Menopausal Hormone Therapy: A New Debate
Many Older Women Are Restarting Therapy After Menopausal Symptoms Return
Unexpected Symptoms continued...
"Menopause was a breeze for me," she tells WebMD. "I had no symptoms whatsoever when I entered menopause and only a few noticeable symptoms later on."
Turner began hormone therapy when she was recruited for the WHI trial at age 60. Many postmenopausal women like her were included in the study, which was designed to determine if hormone therapy could help prevent heart disease, osteoporosis, and other conditions related to aging.
Linda Churchill, who is project coordinator for the WHI trial in Worcester, Mass., tells WebMD that it was common for older women who had no menopausal symptoms when they started the treatment to have them when they stopped it.
"It is like the clock was pushed back for them," she says. "We found that it usually took about six months for women to stop having hot flashes and other symptoms when they came off hormone therapy, but some women kept having them."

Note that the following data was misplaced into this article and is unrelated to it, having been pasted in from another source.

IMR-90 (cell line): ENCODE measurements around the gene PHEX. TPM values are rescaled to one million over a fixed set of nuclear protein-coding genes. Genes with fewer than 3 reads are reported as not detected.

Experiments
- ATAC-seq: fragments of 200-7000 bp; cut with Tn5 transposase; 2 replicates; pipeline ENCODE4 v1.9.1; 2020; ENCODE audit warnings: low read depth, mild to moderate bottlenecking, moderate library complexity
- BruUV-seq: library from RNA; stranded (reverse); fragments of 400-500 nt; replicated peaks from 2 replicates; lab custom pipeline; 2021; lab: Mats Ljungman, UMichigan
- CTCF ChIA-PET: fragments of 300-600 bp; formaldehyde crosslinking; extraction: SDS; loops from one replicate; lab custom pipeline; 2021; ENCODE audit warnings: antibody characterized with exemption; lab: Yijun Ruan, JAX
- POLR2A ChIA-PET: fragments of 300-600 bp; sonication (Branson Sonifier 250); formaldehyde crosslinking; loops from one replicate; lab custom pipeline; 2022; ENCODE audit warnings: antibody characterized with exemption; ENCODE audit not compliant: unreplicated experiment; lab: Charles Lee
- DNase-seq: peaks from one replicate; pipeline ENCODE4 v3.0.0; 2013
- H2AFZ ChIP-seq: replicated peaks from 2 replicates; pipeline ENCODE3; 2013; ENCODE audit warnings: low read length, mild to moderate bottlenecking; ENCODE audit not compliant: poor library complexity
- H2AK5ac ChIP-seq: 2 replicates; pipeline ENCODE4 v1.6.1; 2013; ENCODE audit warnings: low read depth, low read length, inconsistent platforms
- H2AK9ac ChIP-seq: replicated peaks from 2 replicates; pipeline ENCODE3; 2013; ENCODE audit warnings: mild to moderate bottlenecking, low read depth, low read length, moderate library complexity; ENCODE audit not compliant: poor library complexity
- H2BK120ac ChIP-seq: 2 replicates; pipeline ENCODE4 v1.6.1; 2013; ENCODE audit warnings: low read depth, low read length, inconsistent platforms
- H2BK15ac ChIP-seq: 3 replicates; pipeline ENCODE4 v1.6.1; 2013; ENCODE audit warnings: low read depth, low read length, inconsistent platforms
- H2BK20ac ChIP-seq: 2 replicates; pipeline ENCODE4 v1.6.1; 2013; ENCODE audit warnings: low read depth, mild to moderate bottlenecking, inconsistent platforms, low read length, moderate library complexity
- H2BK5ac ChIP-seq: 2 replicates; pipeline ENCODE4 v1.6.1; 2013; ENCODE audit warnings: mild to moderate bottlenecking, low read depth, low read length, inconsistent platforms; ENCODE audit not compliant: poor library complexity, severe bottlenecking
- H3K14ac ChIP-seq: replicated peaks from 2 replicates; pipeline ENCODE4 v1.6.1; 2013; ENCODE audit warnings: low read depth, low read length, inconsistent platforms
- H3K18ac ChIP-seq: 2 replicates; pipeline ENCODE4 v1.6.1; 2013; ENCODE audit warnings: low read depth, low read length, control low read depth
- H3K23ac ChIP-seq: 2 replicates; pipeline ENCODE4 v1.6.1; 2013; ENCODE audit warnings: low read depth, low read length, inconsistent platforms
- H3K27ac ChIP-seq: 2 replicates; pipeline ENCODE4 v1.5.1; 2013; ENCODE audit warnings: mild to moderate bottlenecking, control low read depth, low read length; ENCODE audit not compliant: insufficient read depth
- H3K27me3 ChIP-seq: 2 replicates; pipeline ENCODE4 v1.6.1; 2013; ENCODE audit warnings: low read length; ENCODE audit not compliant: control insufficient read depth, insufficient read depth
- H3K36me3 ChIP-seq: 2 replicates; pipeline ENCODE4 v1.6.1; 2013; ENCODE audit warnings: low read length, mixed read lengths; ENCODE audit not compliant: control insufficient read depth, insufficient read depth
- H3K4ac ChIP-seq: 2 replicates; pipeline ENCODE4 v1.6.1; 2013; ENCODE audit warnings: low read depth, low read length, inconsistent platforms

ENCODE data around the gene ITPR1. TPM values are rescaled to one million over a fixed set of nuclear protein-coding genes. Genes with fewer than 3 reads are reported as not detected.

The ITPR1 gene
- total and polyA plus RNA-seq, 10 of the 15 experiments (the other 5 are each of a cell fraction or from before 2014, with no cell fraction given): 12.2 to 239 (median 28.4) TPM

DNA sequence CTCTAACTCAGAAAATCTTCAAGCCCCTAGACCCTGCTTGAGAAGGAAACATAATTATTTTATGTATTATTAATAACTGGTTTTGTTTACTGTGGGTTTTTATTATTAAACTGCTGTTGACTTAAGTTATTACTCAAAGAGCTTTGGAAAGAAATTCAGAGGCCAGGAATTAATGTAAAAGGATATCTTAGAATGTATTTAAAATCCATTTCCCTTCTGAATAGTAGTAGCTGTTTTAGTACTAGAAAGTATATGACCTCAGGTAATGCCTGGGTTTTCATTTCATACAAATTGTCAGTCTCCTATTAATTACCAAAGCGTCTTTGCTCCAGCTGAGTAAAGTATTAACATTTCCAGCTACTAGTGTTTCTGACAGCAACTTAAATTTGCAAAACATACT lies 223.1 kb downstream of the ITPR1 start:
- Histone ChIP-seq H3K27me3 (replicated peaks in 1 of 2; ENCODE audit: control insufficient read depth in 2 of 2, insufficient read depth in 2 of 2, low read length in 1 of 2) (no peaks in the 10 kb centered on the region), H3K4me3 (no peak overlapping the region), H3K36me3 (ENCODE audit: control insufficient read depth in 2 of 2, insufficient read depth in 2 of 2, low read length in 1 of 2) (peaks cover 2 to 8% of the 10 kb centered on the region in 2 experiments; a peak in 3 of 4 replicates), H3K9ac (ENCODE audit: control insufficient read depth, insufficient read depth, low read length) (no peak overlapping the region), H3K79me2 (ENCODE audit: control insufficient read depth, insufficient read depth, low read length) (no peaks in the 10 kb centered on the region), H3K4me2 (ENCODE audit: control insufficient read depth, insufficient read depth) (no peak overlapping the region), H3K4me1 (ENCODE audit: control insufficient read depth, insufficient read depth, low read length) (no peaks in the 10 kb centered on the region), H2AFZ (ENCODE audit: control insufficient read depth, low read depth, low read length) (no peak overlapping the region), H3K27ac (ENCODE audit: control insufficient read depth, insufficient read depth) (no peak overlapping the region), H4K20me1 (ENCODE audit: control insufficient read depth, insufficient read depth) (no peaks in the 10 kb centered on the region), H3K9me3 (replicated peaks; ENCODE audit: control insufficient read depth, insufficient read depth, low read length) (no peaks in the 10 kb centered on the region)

Surprisingly, a large percentage of the WHI participants who didn't even take hormones, but had instead taken a placebo pill, also developed some troubling symptoms when they stopped treatment.
Is It Menopause?
The finding in a new study that 40% of placebo users had moderate to severe menopausal symptoms raises questions about the basis of some of these symptoms, says researcher Diana Petitti, MD, of Kaiser Permanente Southern California.
"Which of these are true consequences of cessation of estrogen production by the ovary?" Petitti wrote in an editorial, published in the July 13 issue of The Journal of the American Medical Association.
An expert panel convened by the National Institutes of Health recently concluded that many symptoms commonly attributed to menopause probably have nothing to do with ovarian aging. They include mood swings and depression, anxiety and irritability, forgetfulness and other cognitive problems, tiredness, and joint stiffness.
Petitti tells WebMD that a better understanding of female aging is needed to effectively treat its symptoms.
She says hormone therapy may be an appropriate choice for some menopause-related symptoms, such as hot flashes, night sweats, and vaginal dryness, but it is not the only choice.
"If we really understood what is happening as women age instead of blaming it all on menopause, women would be much better off," she says. "Clearly, there is much more going on."